As yet another story emerges about the amazing affect animals can have on the lives of people with autism, The Huffington Post published an article on May 4, Boy with Aspergers’s kisses his mom for the first time after adopting loving rescue pit bull. I thought I’d share a few insights into why this is.
In this post I’ll take a brief look at the background to animal therapy and how it came to have such a special place in autism.
The benefit of animals to humans is hardly new, but the first recorded medical example of it was in 1792, when William Tuke, founder of the highly enlightened Quaker York Retreat for the mentally ill, observed the effects of the presence of small animals on patients. He wrote of the animals that,
“intercourse with them sometimes tends to awaken the social and benevolent feelings.”
This may well strike a chord with parents of autistic children who have responded well to animals – it is quite possible that a portion of Tuke’s patients fell on the autism spectrum.
In the 19th century, Florence Nightingale, heroine of the Crimean War and founder of modern nursing, observed the benefits of animals to sick children – a far cry from the stuffier approach which followed. It wasn’t however, until the second half of the 20th century, that any dedicated research into animal therapy began to happen. In 1962 Child Psychiatrist, Boris Levinson, introduced his dog, Jingles, in the pioneering work he was doing with autistic children. Jingles proved to be a big hit in facilitating a relationship between child and therapist.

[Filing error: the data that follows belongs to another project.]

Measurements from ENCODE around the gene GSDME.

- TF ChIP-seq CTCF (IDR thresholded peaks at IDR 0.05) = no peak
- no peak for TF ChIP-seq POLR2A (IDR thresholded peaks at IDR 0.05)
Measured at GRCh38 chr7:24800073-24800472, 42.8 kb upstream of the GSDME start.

The potential social benefits of animals to autistic people were there to see, but Levinson’s work initially met with considerable skepticism by the scientific community – so much so that for someone less driven than Levinson, the whole animal therapy movement could have been dead in the water. But Levinson knew that he had witnessed something amazing and persisted. The psychoanalytical bias of the times meant that the scientific community only started to catch up with Levinaon when it became known through new biographical accounts that Freud himself had observed and endorsed the therapeutic benefits of having a dog in the treatment room. Levinson’s work with animals and autistic children is widely recognised as the beginning of the animal therapy movement in America.
The emergence of the science of Biophilia (Wilson, 1984) which proposes that there is an inherent bond between humans and other living systems, furthered the cause of seeing human/animal interactions as beneficial. A number of studies have emerged since and some of these relate particularly to autism, as researchers try to pinpoint just exactly what it is that can make animals such a catalyst for change in people with autism.
In my next few posts, I will look at research findings into why animals can benefit people with autism.